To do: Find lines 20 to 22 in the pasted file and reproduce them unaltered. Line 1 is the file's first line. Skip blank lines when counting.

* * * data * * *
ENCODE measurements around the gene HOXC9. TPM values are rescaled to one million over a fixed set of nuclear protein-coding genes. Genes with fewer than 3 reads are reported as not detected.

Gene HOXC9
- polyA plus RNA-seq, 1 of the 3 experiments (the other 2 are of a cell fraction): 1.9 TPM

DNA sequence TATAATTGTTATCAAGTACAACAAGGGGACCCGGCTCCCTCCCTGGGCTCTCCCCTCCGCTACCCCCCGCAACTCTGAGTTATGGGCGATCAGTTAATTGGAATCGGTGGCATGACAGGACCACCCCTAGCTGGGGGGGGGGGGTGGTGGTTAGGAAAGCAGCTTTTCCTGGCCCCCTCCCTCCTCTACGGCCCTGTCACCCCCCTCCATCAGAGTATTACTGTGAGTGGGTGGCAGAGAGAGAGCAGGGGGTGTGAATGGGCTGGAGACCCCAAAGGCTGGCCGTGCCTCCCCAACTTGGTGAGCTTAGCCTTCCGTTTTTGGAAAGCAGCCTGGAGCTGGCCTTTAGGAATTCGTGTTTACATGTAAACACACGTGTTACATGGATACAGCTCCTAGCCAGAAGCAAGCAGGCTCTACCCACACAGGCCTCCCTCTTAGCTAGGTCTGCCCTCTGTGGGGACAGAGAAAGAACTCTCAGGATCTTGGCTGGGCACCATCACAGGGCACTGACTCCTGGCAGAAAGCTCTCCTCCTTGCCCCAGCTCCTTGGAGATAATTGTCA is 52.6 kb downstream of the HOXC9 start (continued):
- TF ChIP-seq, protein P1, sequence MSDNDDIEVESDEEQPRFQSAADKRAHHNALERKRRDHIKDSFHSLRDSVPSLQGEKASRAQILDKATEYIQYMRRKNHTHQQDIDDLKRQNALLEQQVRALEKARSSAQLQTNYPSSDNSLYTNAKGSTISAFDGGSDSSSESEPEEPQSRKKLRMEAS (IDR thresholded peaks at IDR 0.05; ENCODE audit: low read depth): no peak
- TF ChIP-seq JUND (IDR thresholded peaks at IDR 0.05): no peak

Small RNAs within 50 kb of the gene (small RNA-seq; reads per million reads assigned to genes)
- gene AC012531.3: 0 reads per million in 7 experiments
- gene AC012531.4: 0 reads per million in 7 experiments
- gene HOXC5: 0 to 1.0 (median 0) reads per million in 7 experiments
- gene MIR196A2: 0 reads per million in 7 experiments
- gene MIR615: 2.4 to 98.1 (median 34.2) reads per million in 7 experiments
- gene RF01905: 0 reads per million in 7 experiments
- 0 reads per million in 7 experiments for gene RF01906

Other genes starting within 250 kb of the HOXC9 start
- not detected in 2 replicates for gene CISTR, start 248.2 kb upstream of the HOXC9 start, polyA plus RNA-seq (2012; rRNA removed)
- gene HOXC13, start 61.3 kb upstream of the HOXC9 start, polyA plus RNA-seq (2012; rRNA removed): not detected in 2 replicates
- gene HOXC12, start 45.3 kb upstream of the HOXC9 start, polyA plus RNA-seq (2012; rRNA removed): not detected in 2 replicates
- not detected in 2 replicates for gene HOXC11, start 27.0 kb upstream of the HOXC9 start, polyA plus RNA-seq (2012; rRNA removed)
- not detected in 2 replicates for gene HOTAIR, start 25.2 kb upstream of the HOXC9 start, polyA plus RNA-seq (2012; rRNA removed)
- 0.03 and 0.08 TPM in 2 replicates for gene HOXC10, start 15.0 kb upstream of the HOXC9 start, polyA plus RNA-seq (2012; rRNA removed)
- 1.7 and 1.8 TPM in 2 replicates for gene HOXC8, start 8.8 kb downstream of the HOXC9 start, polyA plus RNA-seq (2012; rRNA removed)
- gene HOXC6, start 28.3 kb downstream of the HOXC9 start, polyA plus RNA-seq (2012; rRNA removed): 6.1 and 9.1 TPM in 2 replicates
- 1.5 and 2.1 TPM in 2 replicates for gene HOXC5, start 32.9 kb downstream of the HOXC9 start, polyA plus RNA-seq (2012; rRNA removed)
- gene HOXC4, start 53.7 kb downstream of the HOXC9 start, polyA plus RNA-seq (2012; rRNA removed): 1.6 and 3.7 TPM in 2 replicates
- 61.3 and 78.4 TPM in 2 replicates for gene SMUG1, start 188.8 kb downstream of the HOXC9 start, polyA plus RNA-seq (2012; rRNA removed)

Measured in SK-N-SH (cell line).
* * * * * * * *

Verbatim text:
- not detected in 2 replicates for gene HOTAIR, start 25.2 kb upstream of the HOXC9 start, polyA plus RNA-seq (2012; rRNA removed)
- 0.03 and 0.08 TPM in 2 replicates for gene HOXC10, start 15.0 kb upstream of the HOXC9 start, polyA plus RNA-seq (2012; rRNA removed)
- 1.7 and 1.8 TPM in 2 replicates for gene HOXC8, start 8.8 kb downstream of the HOXC9 start, polyA plus RNA-seq (2012; rRNA removed)